Water Water Everywhere

Last week I wrote an item for T, The New York Times Style Magazine blog “The Moment” about pretentious H20 packaging. The item prompted a chorus of jeers from those who took issue with my comment that there’s nothing wrong with upscale water bottles as long as the water is good. In this era of waste, “sustainability” is both a strategy and a buzzword, and the whole idea of packaging water in disposable (or returnable) plastic and glass is anathema to many. Well, just the other day, I came across spring water from the U.K. that’s packaged in a carton (yes, like a juice pack).

Aquapax, whose graphics are reminiscent of the old Crabtree & Evelyn, is touted in their promotion as “User Friendly: Aquapax packaging is 70% paper from sustainable and renewable trees–the oil that makes plastic bottles isn’t.” And: “Energy Efficient: Transporting empty Aquapax cartons uses up to 80%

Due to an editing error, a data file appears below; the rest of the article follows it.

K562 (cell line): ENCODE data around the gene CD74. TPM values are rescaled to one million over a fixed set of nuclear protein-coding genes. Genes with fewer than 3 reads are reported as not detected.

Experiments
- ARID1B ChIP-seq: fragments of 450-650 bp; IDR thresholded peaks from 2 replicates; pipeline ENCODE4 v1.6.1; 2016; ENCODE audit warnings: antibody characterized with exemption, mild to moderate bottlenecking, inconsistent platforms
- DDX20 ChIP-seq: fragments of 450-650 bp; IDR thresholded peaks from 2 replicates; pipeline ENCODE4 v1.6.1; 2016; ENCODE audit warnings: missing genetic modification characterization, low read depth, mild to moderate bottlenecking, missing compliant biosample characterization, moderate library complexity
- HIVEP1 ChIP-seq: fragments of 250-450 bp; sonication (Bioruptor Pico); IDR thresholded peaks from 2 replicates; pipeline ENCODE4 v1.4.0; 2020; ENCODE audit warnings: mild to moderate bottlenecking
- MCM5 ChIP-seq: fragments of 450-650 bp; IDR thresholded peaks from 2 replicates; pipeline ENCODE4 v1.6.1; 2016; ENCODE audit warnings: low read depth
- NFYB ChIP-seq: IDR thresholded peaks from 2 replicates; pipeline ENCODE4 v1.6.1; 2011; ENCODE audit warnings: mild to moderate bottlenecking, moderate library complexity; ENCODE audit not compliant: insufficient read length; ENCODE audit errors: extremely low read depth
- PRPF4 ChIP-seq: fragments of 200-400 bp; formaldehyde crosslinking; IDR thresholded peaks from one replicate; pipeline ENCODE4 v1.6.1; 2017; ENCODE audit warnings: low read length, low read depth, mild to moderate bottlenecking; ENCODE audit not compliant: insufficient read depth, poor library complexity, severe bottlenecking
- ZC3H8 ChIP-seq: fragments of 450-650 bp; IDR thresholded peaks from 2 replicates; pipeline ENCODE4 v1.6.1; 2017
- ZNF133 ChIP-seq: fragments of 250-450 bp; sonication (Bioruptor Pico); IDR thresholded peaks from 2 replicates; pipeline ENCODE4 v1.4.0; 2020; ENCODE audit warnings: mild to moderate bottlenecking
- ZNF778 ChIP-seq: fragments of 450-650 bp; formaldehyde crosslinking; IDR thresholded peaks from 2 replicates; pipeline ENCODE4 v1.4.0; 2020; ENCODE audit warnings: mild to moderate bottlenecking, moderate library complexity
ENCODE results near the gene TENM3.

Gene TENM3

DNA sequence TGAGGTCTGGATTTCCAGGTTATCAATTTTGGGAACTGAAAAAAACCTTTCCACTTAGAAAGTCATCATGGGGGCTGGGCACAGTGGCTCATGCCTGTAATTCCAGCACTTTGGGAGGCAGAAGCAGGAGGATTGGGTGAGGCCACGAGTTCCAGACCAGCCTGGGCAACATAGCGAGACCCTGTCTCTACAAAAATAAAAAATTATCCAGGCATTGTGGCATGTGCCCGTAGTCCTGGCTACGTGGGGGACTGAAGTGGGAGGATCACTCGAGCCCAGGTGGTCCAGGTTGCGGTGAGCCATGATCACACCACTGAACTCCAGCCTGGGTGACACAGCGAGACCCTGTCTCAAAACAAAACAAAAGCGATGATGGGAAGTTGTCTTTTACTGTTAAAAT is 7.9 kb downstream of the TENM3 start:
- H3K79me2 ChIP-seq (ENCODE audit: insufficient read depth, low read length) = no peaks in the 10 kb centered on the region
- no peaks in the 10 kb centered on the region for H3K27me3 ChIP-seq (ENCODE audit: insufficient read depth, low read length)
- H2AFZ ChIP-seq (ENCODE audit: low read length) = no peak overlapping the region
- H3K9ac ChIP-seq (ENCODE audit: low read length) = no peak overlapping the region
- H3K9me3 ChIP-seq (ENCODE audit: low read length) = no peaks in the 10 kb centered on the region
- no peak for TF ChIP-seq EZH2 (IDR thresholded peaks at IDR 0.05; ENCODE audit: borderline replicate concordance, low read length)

less fuel than empty glass or plastic bottles. When full, Aquapax uses up to 40% less fuel than transporting full glass bottles–the energy used to make glass bottles is also pretty scary.” And: “Recyclable too: 100% recyclable.” Take that Evian!

So, what’s the downside? Why haven’t other water bottling companies followed suit? Do you have an answer for me (or have a theory)?

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About Steven Heller

Steven Heller is the co-chair of the SVA MFA Designer /Designer as Author + Entrepreneur program, writes frequently for Wired and Design Observer. He is also the author of over 170 books on design and visual culture. He received the 1999 AIGA Medal and is the 2011 recipient of the Smithsonian National Design Award.

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